Cosmetic surgery: ensuring a robust consent process

Cherryl Adams looks at new draft GMC guidance on cosmetic interventions and highlights MDDUS experience in the importance of thorough consent 

  • Date: 30 October 2015

THE GMC consultation on Guidance for all doctors who offer cosmetic interventions has now ended and the finalised guidance is expected to be released in early 2016.

The draft guidance focuses heavily on the consent process and assessment of patient suitability for surgery. The headline message from the draft guidance GMC states:

“Doctors who carry out cosmetic procedures must allow patients time to think before agreeing to go ahead with treatment…”

Our experience

Analysis of MDDUS private hospital cases demonstrates that the consent process is a particularly vulnerable area in many medical negligence claims. The recent Montgomery v Lanarkshire Health Board (Scotland) [2015] ruling clarified the position of the patient and the necessity for the consent process to be individual-specific. MDDUS experience is that private hospital cases often involve cosmetic and elective procedures where the early stage of the consent process is pivotal in establishing patient need and concerns, assessing suitability of proposed procedures and managing patient expectations – all of which are key in ensuring a robust consent process.

Key points

  • The key points from the draft GMC guidance include:
  • Being open and honest with patients and not trivialising the risks involved.
  • Giving patients enough time and information before they decide whether to have a cosmetic procedure and allowing them time to ‘cool off’.
  • Asking patients to tell them how they have been affected by a cosmetic procedure, both physically and psychologically, and checking whether they are satisfied with the outcome.
  • Taking particular care when working with children and young people – they should not target people under 18 through their marketing and they should seek additional advice from professionals whose expertise is in treating young people.
  • Seeking their patient’s consent themselves rather than delegating it.
  • Marketing their services responsibly; they should not make unjustifiable claims about the results they can achieve and they should not use promotional tactics that encourage people to make ill-considered decisions.

An MDDUS case

An MDDUS case highlighting some of these areas involved a patient consulting for a facelift procedure. Following an initial consultation with the clinic nurse, the patient then met with the surgeon. The surgeon advised that the desired outcome could be achieved by a new and potentially less invasive technique than had originally been planned. After a short discussion, the patient took the surgeon’s advice despite having reservations around a new and unfamiliar procedure.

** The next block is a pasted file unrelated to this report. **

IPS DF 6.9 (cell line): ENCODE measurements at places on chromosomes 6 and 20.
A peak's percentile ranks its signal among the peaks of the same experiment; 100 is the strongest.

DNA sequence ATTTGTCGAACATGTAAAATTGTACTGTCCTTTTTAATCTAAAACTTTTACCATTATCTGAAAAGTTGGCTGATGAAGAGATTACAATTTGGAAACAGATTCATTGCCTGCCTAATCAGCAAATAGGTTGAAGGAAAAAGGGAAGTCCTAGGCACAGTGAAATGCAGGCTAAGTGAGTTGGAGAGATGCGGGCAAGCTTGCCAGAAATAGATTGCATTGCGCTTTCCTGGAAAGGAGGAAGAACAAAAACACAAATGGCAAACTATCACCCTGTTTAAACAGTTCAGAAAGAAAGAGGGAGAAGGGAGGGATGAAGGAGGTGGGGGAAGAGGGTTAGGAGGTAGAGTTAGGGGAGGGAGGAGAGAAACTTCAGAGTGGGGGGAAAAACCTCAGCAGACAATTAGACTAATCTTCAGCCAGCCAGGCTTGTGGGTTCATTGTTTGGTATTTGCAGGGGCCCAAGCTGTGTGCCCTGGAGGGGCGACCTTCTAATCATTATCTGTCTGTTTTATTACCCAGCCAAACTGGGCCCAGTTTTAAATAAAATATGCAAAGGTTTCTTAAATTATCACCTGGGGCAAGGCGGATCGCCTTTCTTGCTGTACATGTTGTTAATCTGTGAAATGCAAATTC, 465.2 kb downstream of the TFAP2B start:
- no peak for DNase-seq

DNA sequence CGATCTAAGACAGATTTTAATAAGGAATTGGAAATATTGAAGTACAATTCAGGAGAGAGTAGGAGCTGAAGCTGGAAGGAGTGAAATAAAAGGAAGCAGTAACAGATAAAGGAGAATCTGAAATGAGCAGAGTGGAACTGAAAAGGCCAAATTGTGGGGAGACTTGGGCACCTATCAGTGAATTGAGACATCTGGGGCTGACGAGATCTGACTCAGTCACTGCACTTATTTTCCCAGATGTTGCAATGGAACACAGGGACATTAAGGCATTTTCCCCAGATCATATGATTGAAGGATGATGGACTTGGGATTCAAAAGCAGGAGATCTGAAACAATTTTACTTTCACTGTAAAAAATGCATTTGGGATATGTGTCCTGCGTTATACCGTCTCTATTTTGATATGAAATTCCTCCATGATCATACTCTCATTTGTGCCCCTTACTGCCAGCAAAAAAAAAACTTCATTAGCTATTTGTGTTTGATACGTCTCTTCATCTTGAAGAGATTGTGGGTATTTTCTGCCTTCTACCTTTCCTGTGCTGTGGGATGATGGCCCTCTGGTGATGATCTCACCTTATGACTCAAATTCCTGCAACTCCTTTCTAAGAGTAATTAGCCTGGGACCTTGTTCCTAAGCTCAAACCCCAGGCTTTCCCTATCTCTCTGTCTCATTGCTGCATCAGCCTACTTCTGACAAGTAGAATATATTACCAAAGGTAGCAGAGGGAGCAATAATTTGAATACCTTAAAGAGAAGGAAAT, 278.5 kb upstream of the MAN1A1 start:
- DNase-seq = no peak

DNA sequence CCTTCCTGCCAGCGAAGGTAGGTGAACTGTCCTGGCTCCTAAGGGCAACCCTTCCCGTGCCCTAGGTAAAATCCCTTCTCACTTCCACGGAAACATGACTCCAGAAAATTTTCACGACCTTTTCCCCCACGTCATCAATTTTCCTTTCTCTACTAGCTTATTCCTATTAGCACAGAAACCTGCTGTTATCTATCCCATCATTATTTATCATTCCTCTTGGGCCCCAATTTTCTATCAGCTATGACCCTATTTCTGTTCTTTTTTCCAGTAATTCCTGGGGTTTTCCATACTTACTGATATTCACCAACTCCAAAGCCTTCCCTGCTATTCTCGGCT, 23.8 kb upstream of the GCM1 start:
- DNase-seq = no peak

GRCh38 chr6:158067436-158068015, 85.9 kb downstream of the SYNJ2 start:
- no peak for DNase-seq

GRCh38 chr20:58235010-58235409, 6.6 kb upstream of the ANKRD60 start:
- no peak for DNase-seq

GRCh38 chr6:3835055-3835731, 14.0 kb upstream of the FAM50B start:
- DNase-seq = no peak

The expert view

Following surgery, the patient reported several areas of dissatisfaction including: pain, an extended rehabilitation period, lack of improvement in the appearance of her face and a lack of follow-up care. Upon review of the case our expert concluded that there was no discernible difference to the patient’s face and that the procedure had not been appropriate to achieve the desired outcome.

The expert also concluded that although the patient had communicated extensively with the clinic nurse about her expectations from the surgery, and had been fully briefed on what to expect from the initial proposal, this information had not been effectively shared with the surgeon. Further, the expert noted that the consultation time with the surgeon fell below what would be expected to allow a full discussion around a newly proposed procedure.

In this case, the consent process was identified as compromised and, following discussion with our member, was settled without admission of liability for a six-figure sum.

A robust process

Evidence of a robust consent process, with effective documentation, can be integral in defending medical negligence cases. The clinician must demonstrate that time has been taken to seek out the patient’s views, tease out any questions and address any concerns. Formulation of a clear and unambiguous picture is the objective – clear to both the patient and the clinician – of the needs, priorities, treatment plan and anticipated and acceptable range of risks and outcomes.

The final guidance is due early next year and much more discussion will ensue. It is perhaps timely to start reflecting on your own consent processes - how do you currently ensure that the consent process is robust in your practice?

This page was correct at the time of publication. Any guidance is intended as general guidance for members only. If you are a member and need specific advice relating to your own circumstances, please contact one of our advisers.

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